Close your eyes and imagine for a second: What might happen if Oakland's college kids could choose their own city councilor?
Are you picturing something like Wild in the Streets II: Taking on the Zoning Board? Are you imagining Pitt students crafting ordinances to create a "no-pants zone" on the Cathedral lawn? Or something truly reckless, like a living wage for city workers, better health benefits for university service workers?
If the League of Pissed-Off Voters has its way, all that could happen -- and more. The League, which just wrapped up its convention in Oakland, may fail in its goal to mobilize young voters on the local, state and national level. But it won't be for lack of pragmatism or principle.
During an Aug. 5 press conference, for example, League supporters talked about seizing a unique political opportunity next winter: a special election to fill the city council seat that will be vacated by Gene Ricciardi. (Ricciardi is pursuing the lofty post of district justice, presumably because it offers expanded gavel-banging opportunities.) Already, the usual suspects -- a staffer in Ricciardi's office, some guy in public works -- are lining up to replace him. But as City Councilor Bill Peduto pointed out at the Aug. 5 event, Ricciardi's district includes Pitt's Litchfield Towers dormitory. Some 4,000 residents live in the voting precinct that encompasses the Towers. Most are Pitt students.
Theoretically, those students could elect anyone they wanted. In a February 2003 special election, winner Leonard Bodack needed only 1,200 votes to win a council district. The problem is getting the students to want it. In this year's May primary, only 21 votes for mayor were cast from within the Towers. This despite hopes that activists could build on last year's presidential election, when 1,500 votes were cast in the Towers.
Then again, the May primary is held after school lets out, while next year's special election should take place while the Towers are full. Peduto's own mayoral bid got all but four of the Towers votes this spring, and his Aug. 5 speech lauded the youthful idealism that helped usher in the civil-rights reforms of the 1960s. He even quoted Bob Dylan.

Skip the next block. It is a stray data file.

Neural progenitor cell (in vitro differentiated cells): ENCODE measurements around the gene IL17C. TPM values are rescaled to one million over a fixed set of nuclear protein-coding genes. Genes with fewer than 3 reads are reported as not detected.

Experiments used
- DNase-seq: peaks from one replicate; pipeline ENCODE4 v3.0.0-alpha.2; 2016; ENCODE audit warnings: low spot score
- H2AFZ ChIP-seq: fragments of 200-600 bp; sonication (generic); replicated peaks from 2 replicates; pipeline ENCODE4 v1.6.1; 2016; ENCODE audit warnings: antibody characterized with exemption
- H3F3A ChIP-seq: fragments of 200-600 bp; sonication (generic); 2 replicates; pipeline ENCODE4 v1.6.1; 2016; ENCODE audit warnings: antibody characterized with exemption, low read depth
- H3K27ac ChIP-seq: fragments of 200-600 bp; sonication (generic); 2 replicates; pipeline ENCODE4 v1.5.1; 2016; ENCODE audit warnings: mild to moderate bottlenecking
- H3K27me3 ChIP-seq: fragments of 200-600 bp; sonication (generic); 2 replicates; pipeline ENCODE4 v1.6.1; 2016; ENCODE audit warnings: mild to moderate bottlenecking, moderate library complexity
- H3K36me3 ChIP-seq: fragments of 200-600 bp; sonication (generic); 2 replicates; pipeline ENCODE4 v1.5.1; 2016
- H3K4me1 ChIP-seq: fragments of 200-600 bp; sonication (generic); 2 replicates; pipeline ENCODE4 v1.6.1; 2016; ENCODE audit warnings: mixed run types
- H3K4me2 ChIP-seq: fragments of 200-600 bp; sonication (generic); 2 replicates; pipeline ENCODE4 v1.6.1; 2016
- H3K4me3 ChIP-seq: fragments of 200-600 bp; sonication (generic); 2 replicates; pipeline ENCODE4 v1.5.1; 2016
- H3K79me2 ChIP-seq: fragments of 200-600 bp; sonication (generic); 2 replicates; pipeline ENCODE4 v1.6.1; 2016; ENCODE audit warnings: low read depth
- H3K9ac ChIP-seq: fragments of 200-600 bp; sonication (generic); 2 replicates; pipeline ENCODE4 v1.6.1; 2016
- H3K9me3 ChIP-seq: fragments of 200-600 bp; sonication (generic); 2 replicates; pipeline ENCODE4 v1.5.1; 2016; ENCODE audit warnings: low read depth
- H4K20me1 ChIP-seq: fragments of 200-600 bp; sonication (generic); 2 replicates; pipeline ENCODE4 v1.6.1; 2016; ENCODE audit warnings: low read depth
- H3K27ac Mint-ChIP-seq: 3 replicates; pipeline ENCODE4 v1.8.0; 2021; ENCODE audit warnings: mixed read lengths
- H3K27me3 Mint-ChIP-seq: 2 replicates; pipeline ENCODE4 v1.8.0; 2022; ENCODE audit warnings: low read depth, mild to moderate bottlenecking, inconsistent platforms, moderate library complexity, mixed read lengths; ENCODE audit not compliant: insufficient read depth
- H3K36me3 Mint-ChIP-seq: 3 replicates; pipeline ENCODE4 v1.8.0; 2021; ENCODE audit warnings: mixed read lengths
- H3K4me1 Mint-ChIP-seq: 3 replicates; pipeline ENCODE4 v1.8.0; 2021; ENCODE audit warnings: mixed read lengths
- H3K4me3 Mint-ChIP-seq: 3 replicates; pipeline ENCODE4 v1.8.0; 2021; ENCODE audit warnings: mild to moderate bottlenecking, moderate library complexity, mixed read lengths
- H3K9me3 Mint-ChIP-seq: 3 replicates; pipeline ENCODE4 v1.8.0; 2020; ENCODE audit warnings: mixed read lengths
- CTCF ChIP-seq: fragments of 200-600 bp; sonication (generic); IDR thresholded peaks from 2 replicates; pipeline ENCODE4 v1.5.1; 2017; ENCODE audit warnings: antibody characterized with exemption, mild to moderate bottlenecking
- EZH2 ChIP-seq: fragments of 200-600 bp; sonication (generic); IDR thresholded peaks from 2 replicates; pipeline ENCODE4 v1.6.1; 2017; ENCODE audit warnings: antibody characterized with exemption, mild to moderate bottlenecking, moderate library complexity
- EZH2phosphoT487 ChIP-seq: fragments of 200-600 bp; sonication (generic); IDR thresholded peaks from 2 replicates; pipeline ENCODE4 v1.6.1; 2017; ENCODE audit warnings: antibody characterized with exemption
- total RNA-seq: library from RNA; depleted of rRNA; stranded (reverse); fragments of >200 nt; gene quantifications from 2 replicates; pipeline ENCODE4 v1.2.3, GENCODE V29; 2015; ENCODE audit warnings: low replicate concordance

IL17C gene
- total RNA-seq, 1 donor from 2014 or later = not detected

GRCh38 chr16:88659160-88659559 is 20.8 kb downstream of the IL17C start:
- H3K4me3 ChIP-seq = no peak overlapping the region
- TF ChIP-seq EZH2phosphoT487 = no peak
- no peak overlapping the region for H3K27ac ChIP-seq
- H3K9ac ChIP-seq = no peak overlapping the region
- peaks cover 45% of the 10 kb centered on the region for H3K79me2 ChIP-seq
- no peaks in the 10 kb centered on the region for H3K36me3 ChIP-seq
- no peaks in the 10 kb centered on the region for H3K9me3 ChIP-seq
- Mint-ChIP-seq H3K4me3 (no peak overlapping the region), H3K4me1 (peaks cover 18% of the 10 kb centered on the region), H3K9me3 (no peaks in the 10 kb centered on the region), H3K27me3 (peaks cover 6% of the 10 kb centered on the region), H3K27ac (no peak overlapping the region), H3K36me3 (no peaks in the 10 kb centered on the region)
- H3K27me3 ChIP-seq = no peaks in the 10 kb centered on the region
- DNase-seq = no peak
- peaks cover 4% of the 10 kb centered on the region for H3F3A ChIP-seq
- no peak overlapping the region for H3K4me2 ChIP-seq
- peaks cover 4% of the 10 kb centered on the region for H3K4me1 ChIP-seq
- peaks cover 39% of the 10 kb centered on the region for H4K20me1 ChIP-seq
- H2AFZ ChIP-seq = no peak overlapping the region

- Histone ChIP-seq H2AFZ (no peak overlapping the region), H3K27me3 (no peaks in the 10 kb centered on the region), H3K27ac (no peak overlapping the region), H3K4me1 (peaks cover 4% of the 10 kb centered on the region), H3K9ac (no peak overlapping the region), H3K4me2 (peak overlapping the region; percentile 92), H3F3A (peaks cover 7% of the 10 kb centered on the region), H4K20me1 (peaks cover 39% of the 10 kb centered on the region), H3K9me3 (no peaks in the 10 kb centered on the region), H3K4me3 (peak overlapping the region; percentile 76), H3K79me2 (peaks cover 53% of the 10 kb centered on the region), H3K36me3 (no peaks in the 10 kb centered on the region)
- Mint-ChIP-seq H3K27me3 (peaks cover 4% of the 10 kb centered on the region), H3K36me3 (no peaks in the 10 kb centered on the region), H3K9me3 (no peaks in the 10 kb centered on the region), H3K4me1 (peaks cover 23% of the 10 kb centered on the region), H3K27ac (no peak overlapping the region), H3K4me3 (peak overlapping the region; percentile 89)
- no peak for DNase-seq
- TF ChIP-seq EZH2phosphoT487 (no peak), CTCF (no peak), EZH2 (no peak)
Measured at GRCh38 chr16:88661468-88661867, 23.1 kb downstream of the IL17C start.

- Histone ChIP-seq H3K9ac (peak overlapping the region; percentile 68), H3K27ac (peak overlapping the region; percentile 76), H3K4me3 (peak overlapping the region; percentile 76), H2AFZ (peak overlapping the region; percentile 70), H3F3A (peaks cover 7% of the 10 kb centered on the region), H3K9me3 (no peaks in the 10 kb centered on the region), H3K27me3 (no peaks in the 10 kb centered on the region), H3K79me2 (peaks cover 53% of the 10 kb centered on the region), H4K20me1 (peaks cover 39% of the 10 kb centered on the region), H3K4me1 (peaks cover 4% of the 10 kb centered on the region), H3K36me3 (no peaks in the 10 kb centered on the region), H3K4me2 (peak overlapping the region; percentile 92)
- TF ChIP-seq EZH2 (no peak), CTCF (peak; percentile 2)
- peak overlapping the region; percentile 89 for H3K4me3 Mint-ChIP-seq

Of course, passing civil-rights legislation needed more than just brash young people: It required the caginess of the ultimate party hack, Lyndon Johnson, and a Democratic political base decades in the making. Perhaps the most significant thing about the Pissed-Off Voters is that they seem to know that.
Lefties are often plagued by the "reform or revolution" conundrum -- the fear that a halfway measure or partial success may siphon off long-term zeal for the cause. Clearly, this isn't something the right worries about: You didn't see the GOP's 1990s takeover of Congress dim their enthusiasm for the reclaiming the White House, for example. The fear doesn't seem to trouble this group of lefties either.
For example, some activists I met expressed actual enthusiasm for Bob Casey, the presumptive Democratic nominee to contest Sen. Rick Santorum's re-election bid next year. To a person, everyone I spoke to was disappointed with Casey's pro-life Catholic stand on abortion. But to a person, they didn't feel the "political infrastructure" existed to get their kind of progressive elected. The state just isn't ready for it. And strangely, "Pissed-Off" attendees didn't seem terribly upset by that. They seemed content to build a coalition that can compromise without being compromised...to fight over the party's future while fighting for it.
For me, the point came home most forcefully while I moderated an Aug. 4 public forum on coalition building. Predictably, Casey got support from a unionist, Gabe Morgan of SEIU Local 3, but he also received warm words from a local gay activist, Scott Safier. Casey supports civil unions for same-sex couples, and while that's arguably a halfway measure, Safier noted that halfway is a long way from where Casey used to stand on the issue. It's even further from where Santorum stands now. Safier says Casey's shift came about after repeated discussions with gay activists; it'd be a tragedy if Casey's openness on such issues ended up rallying Santorum's voters alone.
Lefties might worry that such pragmatism -- a willingness to bend for a party that has bent so far already -- will undermine the progressive cause in the long haul. Right-wingers, though, should worry about what it could accomplish in the meantime.